Building a Multisourced Infrastructure Using OpenVPN
You need two machines to run the OpenVPN dæmon in server mode (we refer to them as vpnsrvA and vpnsrvB, and let's assume their physical IP addresses in your network are 192.168.7.1 and 192.168.17.1, respectively) and two new private subnets: data (for example, 10.100.100.0/24) and management (10.200.200.0/24). All of your applications and services will run in the data subnet, and vpnsrvA and vpnsrvB will exchange runtime status and routing information in the management subnet. Think of these two machines as virtual network switches for your virtual LAN. Also, note that these subnets do not have to be class C; you can choose a bigger data network, especially if you are planning to connect a large number of hosts.
Listing 1a. OpenVPN Server Configuration for vpnsrvA
server 10.100.100.0 255.255.255.0 ifconfig 10.100.100.1 10.100.100.2 push "route 10.100.100.0 255.255.255.0" push "route 10.200.200.0 255.255.255.0" dev tun proto udp user nobody persist-key persist-tun dh keys/dh1024.pem ca keys/ca.crt cert keys/vpnsrvA-1.crt key keys/vpnsrvA-1.key comp-lzo verb 3 keepalive 10 60 client-config-dir ccd management tunnel 5656 /etc/openvpn/pass
Listing 1b. OpenVPN Server Configuration for vpnsrvB
mode server tls-server ifconfig 10.100.100.10110.100.100.102 ifconfig-pool 10.100.100.410.100.100.251 route 10.100.100.025220.127.116.11 push "route 10.100.100.02518.104.22.168" push "route 10.200.200.02522.214.171.124" dev tun proto udp user nobody persist-key persist-tun dh keys/dh1024.pem ca keys/ca.crt cert keys/vpnsrvB- 1.crt key keys/vpnsrvB-1.key comp-lzo verb 3 keepalive 10 60 client-config-dir ccd management tunnel 5656 /etc/openvpn/pass
Configure vpnsrvA and vpnsrvB as OpenVPN servers for the data subnet (Listings 1a and 1b). You may add more configuration options as needed. Note that the “server” line in the configuration file is a shortcut and cannot be used for both vpnsrvA and vpnsrvB. It actually expands to a set of commands that would have assigned 10.100.100.1 to both servers (see the OpenVPN man page for more details). We want an active-active configuration; therefore, we need vpnsrvA and vpnsrvB to be in the same subnet but to have different IP addresses. To accomplish this, we explicitly expand the server definition for vpnsrvB and assign it the 10.100.100.101 IP address.
Another important note is that the client configuration directory (usually called ccd) and keys directory (called keys) need to be identical on both vpnsrvA and vpnsrvB. One of the easiest ways to accomplish this is to use rsync. rsync allows us to keep it simple and avoid extra variables in the mix. Plus, we always can switch the direction of rsync and promote either of the servers to be the master. For now, let's assume that vpnsrvA is the master and that vpnsrvB mirrors the ccd and keys directories from vpnsrvA using rsync. You will create keys (preferably using the easy-rsa package that ships with OpenVPN) and update the ccd entries on the master server.
Listing 2. OpenVPN Client Configuration
# Note: "remote" must point to servers' physical # (not virtual) IP addresses client remote 192.168.7.1 remote 192.168.17.1 dev tun proto udp user nobody persist-key persist-tun keepalive 10 60 comp-lzo ca keys/ca.crt cert keys/client-1.crt key keys/client-1.key ns-cert-type server
At this point, you can configure several hosts on your network as OpenVPN clients (Listing 2). Each host will have its own certificate/key pair, and the ifconfig-push directive in the ccd entry for this host will set its IP address (see Resources for a link to the OpenVPN HOWTO for a detailed explanation of how to set it up). We tie the virtual IP address to a host based on its certificate/key pair, in much the same way as in a DHCP configuration you would tie an IP address to a host based on its Ethernet MAC address. Therefore, each client must have its own unique certificate/key pair.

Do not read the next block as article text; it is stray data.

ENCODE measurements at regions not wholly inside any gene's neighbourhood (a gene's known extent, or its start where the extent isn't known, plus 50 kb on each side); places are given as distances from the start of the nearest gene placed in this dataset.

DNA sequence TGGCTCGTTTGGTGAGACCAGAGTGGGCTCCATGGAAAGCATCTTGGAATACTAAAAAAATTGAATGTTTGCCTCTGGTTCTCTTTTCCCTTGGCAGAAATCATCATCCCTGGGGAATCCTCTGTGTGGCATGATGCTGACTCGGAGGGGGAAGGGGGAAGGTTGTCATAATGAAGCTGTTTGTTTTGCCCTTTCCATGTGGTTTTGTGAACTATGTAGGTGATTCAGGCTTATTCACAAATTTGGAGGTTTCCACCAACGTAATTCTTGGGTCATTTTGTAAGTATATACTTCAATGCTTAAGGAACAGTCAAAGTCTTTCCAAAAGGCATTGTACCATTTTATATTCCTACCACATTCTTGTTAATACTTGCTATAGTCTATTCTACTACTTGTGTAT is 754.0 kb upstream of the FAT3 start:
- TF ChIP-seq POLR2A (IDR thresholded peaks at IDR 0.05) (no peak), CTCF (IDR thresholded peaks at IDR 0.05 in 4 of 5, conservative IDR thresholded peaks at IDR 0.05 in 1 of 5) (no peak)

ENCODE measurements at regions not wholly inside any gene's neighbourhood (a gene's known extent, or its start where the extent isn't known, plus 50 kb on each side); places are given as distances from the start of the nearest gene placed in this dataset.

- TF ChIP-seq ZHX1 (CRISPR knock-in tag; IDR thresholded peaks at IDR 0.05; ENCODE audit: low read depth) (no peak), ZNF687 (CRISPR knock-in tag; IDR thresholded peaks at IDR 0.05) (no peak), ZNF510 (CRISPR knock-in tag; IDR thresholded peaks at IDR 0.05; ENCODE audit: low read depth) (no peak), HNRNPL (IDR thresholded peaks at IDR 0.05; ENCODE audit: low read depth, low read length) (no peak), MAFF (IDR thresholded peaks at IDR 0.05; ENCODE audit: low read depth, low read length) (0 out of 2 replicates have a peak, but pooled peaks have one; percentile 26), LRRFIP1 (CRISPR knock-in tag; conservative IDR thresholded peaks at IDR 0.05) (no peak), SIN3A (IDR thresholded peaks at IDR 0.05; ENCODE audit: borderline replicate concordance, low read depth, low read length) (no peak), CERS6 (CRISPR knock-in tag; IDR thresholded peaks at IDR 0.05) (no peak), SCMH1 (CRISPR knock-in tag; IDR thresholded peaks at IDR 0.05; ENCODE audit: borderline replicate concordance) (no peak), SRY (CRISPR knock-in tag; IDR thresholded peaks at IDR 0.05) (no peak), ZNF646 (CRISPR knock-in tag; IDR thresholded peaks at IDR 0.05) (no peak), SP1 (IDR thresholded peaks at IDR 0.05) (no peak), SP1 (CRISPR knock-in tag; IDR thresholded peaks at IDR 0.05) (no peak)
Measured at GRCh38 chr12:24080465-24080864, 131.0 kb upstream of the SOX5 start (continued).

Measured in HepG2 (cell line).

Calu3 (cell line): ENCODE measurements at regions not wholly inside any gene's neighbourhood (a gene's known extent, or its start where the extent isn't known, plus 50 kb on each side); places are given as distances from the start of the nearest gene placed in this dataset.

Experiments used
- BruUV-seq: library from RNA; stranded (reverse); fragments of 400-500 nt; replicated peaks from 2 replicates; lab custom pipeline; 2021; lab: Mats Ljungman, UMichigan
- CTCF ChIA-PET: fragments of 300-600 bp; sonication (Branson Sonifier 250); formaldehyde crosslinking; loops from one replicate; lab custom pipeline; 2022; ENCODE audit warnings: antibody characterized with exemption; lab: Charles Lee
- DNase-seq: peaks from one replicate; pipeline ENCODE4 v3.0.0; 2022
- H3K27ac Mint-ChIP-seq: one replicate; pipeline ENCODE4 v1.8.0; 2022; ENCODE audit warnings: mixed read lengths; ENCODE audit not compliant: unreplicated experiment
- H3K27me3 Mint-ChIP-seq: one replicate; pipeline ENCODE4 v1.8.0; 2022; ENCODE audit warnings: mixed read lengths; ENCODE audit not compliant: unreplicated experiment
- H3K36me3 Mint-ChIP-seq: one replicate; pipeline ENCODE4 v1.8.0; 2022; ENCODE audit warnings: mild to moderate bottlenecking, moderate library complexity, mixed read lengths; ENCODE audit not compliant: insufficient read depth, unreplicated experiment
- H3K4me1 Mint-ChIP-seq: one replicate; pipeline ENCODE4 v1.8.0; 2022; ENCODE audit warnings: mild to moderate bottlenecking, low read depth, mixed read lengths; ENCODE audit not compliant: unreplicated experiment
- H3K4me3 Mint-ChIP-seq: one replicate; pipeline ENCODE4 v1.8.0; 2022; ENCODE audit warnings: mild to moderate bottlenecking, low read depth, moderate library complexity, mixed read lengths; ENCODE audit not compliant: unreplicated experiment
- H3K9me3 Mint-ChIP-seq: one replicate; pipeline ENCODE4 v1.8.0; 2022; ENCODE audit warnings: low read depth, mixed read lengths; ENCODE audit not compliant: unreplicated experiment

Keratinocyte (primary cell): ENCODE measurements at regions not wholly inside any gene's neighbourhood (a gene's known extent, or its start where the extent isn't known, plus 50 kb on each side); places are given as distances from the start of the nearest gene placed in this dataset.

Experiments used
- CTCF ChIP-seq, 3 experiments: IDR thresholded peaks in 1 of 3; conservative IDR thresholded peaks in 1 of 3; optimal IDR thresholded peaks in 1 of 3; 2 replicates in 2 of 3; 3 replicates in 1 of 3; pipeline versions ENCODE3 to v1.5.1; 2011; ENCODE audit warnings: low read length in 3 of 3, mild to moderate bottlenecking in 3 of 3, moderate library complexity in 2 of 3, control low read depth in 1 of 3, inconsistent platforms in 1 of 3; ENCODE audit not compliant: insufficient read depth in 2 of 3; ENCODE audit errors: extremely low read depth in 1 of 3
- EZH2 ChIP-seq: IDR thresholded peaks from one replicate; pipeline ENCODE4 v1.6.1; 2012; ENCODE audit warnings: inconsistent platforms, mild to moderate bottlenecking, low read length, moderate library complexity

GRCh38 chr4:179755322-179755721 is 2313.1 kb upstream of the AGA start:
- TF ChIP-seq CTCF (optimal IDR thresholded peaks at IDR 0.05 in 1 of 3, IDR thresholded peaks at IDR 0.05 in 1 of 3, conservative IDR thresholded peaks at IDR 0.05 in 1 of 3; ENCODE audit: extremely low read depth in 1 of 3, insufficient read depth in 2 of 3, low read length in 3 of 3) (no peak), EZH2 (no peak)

Note that we use OpenVPN's built-in capability to round-robin between multiple servers and reconnect after connectivity failures, which is controlled by the keepalive option. Once this is done, you should be able to start the OpenVPN clients, and they should at least be able to communicate with their current OpenVPN server and refer to it by IP—10.100.100.1 or 10.100.100.101. If your client connects to vpnsrvA and you bring down the openvpn dæmon on vpnsrvA, the client will detect it and automatically reconnect to vpnsrvB.
A quick note about firewalls—in a virtual LAN, your main data interface will be called tun0. Therefore, all the rules you used to define for interface eth0 in a single-sourced configuration will need to be redefined for tun0. The Ethernet interface, however, will require additional rules to allow UDP on port 1194 (OpenVPN) from the client machines to both vpnsrvA and vpnsrvB.
The setup that we already have accomplished is somewhat fault-tolerant. If vpnsrvA becomes unavailable, all clients will reconnect to vpnsrvB, and connectivity will be restored. In other words, this is active-passive redundancy. But, what will happen if both vpnsrvA and vpnsrvB are up? Let's assume that host1 and host2 run the openvpn dæmon in client mode. host1 connected to vpnsrvA and was assigned 10.100.100.25; host2 connected to vpnsrvB and was assigned 10.100.100.41. The routing table on vpnsrvA is shown in Listing 3. In this scenario, when host1 attempts to ping 10.100.100.101, its outgoing packets will be routed first to vpnsrvA but then will go back to the same tun0 interface, because vpnsrvA does not know about the existence of vpnsrvB. Similarly, when host1 attempts to ping host2, vpnsrvA also will send these packets back, as indicated by the 10.100.100.0/24 route. As a result, both operations will fail.